Another Mismatch

In a valedictory to a long-serving member of the House who has announced his retirement, Albert Hunt includes this interesting quote in his piece at The Hill:

I interviewed Price the day after his retirement announcement. He recalled, with fondness, those salad days when he first arrived in the late 1980s.

Since then, the House, he says, “has changed in major ways: some positive, others not so much.”

The positive is that it’s a much more inclusive, diverse place, especially the Democrats: “We have become small d in that sense.”

The “not so much” is the deep polarization and emphasis on grandstanding rhetoric over legislative achievement. “When I arrived, members came to get something done; now many see the House as a platform for their own pursuits, a stepping stone.”

Price doesn’t exempt some in his own party but believes there’s “asymmetrical polarization.” When Newt Gingrich, in 1995, became the first Republican Speaker in more than 40 years, he adapted the same political guerrilla tactics that were so successful on the campaign trail to the House leadership.

It has gotten worse, Price says, with the Tea Party and Trump takeover of the GOP: “The politics of the Republican base are driving it further to the right; this no longer is a center-right party. They drove away two Speakers, and we have a much more divided chamber.”

I agree with his marking of the point of inflection in American politics as Newt Gingrich’s term as House Speaker. I also agree that there is more diversity of opinion among Democrats than among Republicans.

I disagree with any notion that this is a recent phenomenon. After all it was a century ago that, when asked if were a member of an organized political party, Will Rogers responded in the negative that he was a Democrat. And Bill Clinton’s remark about Republicans wanting to fall in line while Democrats wanted to fall in love?

I also disagree strongly with his admiration of Speaker Pelosi. If you don’t like Trump, you should not like Pelosi: one of the factors that led to Trump was Speaker Pelosi’s rejection of compromise and narrow majoritarian approach to the House.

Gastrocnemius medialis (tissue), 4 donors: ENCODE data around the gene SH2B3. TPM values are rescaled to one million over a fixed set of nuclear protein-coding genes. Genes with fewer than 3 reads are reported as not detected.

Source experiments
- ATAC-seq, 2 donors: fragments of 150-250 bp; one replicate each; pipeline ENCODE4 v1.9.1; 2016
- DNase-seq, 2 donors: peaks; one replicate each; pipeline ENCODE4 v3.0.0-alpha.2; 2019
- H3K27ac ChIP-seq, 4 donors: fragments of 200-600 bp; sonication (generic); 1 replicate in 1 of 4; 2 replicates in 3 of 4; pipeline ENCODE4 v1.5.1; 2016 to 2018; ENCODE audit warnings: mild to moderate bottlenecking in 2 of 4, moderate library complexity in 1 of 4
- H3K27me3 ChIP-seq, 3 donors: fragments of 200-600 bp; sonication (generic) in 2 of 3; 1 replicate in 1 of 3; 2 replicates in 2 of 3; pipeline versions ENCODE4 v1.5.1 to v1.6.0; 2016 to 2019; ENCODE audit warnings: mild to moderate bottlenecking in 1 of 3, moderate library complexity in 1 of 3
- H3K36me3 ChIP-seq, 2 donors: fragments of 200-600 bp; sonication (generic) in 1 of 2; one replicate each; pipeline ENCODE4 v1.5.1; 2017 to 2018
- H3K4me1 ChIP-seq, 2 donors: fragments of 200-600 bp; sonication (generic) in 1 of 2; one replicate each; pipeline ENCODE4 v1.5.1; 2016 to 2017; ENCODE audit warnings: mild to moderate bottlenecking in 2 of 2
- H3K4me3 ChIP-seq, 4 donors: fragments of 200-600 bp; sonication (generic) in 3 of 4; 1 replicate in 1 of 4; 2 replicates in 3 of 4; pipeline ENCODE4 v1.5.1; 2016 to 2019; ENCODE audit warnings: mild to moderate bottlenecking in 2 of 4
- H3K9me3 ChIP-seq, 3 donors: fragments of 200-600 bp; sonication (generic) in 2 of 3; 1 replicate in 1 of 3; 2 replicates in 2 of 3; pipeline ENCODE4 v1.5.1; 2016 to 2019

7 comments… add one
  • jan Link

    I question your conclusion regarding which party has a greater degree of diversity of opinion. If Dems are so diverse why is their vote almost always lockstep to one another? Unlike the republicans who have a noticeable number of RINOs in their mix, manifesting into siding with the Dems, the democrat party seems to speak in one voice, with few dissenting from the party narrative. While Sinema and Manchin have been occasional outliers to policies the Dems want to pass, by and large the majority of Dems stick together, even though their votes are not necessarily representative of their more moderate constituencies.

  • The party is quite diverse but the leadership is more centralized and focused on the progressive wing of the party.

    The Democrats include progressives, moderates, and conservatives—just not in the leadership. The Republicans are becoming increasingly uniformly conservative.

  • steve Link

    Pelosi has contributed, but I think McConnell has done as much or more. He is much more competent than Pelosi so he has been better at keeping his party in line and not letting Dems get anything done. SCOTUS strongly in GOP hands was largely his doing.

    “The Republicans are becoming increasingly uniformly conservative.”

    Nothing like conservatives 30-40 years ago. Even 10 years ago.


  • Grey Shambler Link

    Conservatism seems quite normal, comfortably so to many when progressives piss all over themselves with glee at every Biden appointment chosen by sexual orientation or disorientation, as it may be.

  • Nothing like conservatives 30-40 years ago.

    Just as the progressives aren’t like the liberals of 40 years ago.

  • CuriousOnlooker Link

    The assessments of the Republican / Democrat party seems at odds with this study in 2017 ( )

    or this one in 2020

    In both studies, Democrats are more coherent ideologically on cultural and economic issues then Republicans are.

    What may be true was that the Democratic Party were more diverse on ideological beliefs until the great “migration” of Jacksonians to the Republican party during the 2010’s.

  • I would agree that if you pick your questions/issues carefully you can get pretty much any result you care to. I’m just telling you what my experience is. Maybe Chicago is atypical. Maybe my experience is atypical.

    There was a “great migration” of white Jacksonians to the Republican Party. However, it is still true that there are a lot of black Jacksonians and other social conservatives, almost all of them Democrats, and there are lots of moderate Democrats. How many liberal Republicans are there? I think they’ve all become independents.

    Let me put it another way. Is Bill Clinton a progressive? I don’t think so. Hillary? Uh-uh. Is Mitt Romney a conservative? Yup. That a lot of Republicans now consider him a RINO just indicates how far they’ve drifted.

    What I will say is that the number of people who characterize themselves as “independents” continues to grow which I attribute to increasing ideological coherence in both parties.

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